Non-Traditional Students / Re: Well, I got into law school...
« on: July 11, 2011, 03:14:55 PM »
Duncanjp - well said!  Life is what you make in every human endeavor.  I know multi-millionaires who went to small colleges in undergrad, etc.    I got into a a ABA school in my late 20's but I did not have the fiance to attend an ABA school.  At the time I applied to law school's in my late 20's I only been working about 2 yrs at an entry level position for a Fortune 500 just getting my career started.  I always wanted to go then and now to law school but at 40 yrs old with the goal of retiring in the next 20 years that not a smart move on my part to encounter 100k of debt.  I make a 6 figure income and have for the last 5 years and my career is still on the up rise.  I do feel that a law degree will get me over the hump in becoming a top executive for a Fortune 500.  The main thing for me is to get "licensed", at this stage of the game not caught up if its ABA or not. It would make absolutely no sense for me to add 100k of law school debt, just to make 20k more if I'm lucky and lose 3 or 4 yrs of income.

If a person is in their 20's or early 30's I recommend try and get into an ABA school but beyond that the scope changes.

I went to an SEC school for undergrad and  went to an ACC school for grad school. I want a law degree just something I want plus after I retire, I may want to do some freelancing in taking on a few cases as a second career of my life.

Non-Traditional Students / Re: Well, I got into law school...
« on: July 05, 2011, 12:12:18 PM »
The GA bar wavier process is available to all Non ABA graduates and graduates from a foreign law school, reciprocity doesn't apply for Non ABA graduates as it relates to the GA Bar.  Waiver process consist of 6 detail steps in which you have to thoroughly state your case and have an ABA Dean or someone appointed by the Dean to conduct an evaluation of the program and write a letter to the GA Bar.  Even if  the requirements are met, finally decision is up to the GA Bar.  I don't know how many people have gone through this process but I am aware of 2 people that have gone through the process since the wavier rule has been in effect.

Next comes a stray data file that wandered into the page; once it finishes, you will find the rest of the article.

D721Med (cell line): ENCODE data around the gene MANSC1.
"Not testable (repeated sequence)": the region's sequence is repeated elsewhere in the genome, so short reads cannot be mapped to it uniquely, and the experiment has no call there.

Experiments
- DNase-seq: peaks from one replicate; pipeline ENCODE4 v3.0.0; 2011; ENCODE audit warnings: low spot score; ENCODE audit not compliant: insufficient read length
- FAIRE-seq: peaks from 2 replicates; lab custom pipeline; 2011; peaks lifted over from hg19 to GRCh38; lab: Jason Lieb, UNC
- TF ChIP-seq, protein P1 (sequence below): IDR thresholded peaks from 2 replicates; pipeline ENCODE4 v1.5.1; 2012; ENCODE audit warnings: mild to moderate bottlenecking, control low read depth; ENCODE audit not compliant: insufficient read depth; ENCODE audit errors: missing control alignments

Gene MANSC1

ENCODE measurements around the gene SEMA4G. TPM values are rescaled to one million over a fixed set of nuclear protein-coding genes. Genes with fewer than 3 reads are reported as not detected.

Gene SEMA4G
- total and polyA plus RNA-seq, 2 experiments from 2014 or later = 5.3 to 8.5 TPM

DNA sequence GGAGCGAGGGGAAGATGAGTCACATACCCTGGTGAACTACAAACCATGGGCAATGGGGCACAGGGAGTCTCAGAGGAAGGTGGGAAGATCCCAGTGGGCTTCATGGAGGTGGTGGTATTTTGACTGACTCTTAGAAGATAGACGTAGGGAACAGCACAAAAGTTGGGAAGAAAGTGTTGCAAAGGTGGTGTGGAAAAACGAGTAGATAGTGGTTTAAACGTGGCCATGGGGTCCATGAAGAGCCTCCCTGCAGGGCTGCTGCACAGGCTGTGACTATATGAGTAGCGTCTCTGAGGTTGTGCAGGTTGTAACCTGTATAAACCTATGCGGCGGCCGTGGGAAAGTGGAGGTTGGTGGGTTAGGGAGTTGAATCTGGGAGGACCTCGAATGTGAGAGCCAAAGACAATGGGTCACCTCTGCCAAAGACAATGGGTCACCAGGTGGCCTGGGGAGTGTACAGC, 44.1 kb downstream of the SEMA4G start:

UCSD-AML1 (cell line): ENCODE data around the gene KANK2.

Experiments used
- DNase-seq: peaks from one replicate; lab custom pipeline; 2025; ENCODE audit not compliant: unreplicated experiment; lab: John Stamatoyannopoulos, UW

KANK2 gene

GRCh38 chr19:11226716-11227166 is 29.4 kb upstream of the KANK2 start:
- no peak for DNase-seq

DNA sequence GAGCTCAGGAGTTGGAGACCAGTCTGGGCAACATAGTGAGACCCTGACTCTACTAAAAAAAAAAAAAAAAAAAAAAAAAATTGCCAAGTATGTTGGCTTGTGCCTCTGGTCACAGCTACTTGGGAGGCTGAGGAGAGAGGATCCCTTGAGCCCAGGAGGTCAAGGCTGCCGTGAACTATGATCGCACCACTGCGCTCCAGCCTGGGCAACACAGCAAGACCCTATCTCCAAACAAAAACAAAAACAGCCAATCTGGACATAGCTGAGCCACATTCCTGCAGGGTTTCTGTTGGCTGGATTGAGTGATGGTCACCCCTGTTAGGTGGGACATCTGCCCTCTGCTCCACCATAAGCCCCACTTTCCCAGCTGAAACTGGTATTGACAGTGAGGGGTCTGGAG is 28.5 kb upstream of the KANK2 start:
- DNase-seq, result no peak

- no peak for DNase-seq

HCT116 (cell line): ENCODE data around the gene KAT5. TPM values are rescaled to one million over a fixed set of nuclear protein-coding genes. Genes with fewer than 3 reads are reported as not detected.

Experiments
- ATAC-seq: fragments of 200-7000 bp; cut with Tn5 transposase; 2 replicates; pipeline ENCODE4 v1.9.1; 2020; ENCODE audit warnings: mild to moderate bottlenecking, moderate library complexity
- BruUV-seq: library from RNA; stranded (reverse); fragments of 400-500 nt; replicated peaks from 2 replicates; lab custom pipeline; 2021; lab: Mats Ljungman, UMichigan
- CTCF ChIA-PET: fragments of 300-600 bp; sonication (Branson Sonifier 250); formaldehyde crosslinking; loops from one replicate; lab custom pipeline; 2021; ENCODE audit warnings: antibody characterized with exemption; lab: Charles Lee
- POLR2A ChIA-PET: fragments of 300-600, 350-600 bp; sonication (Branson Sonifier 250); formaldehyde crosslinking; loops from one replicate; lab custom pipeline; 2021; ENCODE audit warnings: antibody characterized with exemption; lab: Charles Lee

Non-Traditional Students / Re: Well, I got into law school...
« on: July 04, 2011, 07:37:35 PM »
Hi Calgal27 - I will be attending Birmingham School of Law on the weekends as well commuting in from another state.  I'm 40 yrs old with a very successful career that pays very well.  I just wanted to point out that Georgia has a waiver process for Non ABA graduates, the current waiver process was implemented in Feb. 2008.   Since, then there has been a Birmingham School of Law graduate and a Concord Law School graduate.  The waiver process consist of about 6 steps that has to be followed exactly as explained but obtainable.  The good thing about attending Birmingham School of Law is that you wont have any law school loans to pay back once you finish because you pay as you go.  Also, the majority of BSOL students work full-time jobs and are already established in the current careers.